Tower Hill is the home of the Worcester County Horticultural Society, a venerable organization that barely registered on the radar screen of not-for-profit institutions until it decamped from downtown Worcester for a 132-acre former farm on a hilltop in Boylston, some ten miles northeast of that city. A visitor center opened in 1994 but it was the unveiling of the 4000-square-foot Orangerie in 1999 that made Tower Hill a winter destination for me.
|Tower Hill's new Limonaia|
Reduced to its simplest, both the Orangerie and the Limonaia are, essentially, large open indoor spaces with lots of plants in containers. Well, yes, but then the Venus de Milo is a chunk of sedimentary rock to which someone took a chisel.
|The Orangerie at Tower Hill|
|A garden of pots|
in the Orangerie
The Orangerie hardly looks picked over for Tower Hill’s expansion. As the nearly photos suggest, it was as lushly tropical on this visit as when the Limonaia was just an excavated pit.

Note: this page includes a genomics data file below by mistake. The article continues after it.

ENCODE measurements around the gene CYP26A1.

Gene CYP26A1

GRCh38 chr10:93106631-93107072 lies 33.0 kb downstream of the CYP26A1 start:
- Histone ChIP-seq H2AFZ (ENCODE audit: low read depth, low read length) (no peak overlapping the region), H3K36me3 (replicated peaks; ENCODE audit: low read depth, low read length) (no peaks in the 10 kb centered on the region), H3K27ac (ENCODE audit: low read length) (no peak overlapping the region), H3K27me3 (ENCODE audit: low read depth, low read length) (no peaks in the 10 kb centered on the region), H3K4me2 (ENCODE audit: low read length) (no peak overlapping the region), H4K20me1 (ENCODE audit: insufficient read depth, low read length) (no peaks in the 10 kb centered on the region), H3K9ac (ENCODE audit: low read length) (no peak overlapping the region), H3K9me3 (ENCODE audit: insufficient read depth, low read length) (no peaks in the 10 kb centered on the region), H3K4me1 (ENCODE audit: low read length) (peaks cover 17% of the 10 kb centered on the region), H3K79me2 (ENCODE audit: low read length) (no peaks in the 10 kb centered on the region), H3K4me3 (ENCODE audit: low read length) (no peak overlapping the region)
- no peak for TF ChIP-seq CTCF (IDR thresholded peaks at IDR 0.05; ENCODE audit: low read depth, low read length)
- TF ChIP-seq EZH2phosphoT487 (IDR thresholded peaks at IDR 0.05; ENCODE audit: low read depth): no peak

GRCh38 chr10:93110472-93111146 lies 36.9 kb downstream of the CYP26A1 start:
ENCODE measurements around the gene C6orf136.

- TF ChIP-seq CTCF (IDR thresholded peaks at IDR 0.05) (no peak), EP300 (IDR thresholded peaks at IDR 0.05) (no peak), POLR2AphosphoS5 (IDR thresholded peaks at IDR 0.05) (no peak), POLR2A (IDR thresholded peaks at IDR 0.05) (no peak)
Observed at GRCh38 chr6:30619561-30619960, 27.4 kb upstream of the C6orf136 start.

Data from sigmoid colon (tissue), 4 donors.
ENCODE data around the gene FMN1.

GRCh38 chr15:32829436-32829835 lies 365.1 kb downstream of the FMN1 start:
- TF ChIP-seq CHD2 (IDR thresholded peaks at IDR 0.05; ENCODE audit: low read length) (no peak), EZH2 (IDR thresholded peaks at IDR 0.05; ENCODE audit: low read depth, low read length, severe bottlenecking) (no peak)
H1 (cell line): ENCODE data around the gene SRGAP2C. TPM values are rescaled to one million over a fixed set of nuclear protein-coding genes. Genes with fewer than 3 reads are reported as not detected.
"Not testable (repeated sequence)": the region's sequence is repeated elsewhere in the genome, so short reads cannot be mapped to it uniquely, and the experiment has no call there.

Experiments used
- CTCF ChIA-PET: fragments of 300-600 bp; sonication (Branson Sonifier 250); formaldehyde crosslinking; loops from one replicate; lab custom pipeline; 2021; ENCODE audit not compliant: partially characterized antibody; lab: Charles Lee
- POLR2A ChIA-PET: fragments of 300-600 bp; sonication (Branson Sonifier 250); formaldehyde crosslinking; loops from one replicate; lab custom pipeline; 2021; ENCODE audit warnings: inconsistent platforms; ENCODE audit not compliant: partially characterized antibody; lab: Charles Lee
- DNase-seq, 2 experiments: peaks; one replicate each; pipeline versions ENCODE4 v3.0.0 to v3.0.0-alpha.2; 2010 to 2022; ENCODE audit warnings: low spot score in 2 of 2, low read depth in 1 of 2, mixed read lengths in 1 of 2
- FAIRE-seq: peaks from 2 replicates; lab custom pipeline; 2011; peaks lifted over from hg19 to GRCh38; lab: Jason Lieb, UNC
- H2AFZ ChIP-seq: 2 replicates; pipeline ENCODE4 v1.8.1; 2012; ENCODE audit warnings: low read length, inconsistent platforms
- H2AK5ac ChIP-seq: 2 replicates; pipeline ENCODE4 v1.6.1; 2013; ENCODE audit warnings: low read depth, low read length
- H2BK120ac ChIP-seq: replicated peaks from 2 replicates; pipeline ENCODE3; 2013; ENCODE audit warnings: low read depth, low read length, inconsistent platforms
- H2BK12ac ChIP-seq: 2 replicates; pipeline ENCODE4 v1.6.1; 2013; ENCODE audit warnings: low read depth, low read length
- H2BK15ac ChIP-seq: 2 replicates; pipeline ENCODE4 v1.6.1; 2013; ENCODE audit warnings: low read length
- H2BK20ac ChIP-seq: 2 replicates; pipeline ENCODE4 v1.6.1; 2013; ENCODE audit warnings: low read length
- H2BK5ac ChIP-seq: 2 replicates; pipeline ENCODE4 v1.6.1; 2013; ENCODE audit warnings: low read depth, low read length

|The Camellia Show at Tower Hill|
Camellias are not easy to grow in New England – this is not a tree you park in the nearest sunny window and expect it to thrive. Its roots and branches are hardy down to well below zero, but leaves and buds are susceptible to winter burn, making it more of a Zone 6 or 7 plant. In other words, a cool greenhouse is a nice accessory to have if you’re interesting in pursuing camellias as a hobby.
There were hundreds of specimen blossoms on display and judges still at work when we arrived. We watched them work, marveling at their attention to detail. All in all, a very satisfying visit.
Tower Hill is, of course, far more than a winter destination. But in summer there are parks and reserves that are much closer and offer comparable experiences. At least for me, winter is Tower Hill’s time to shine.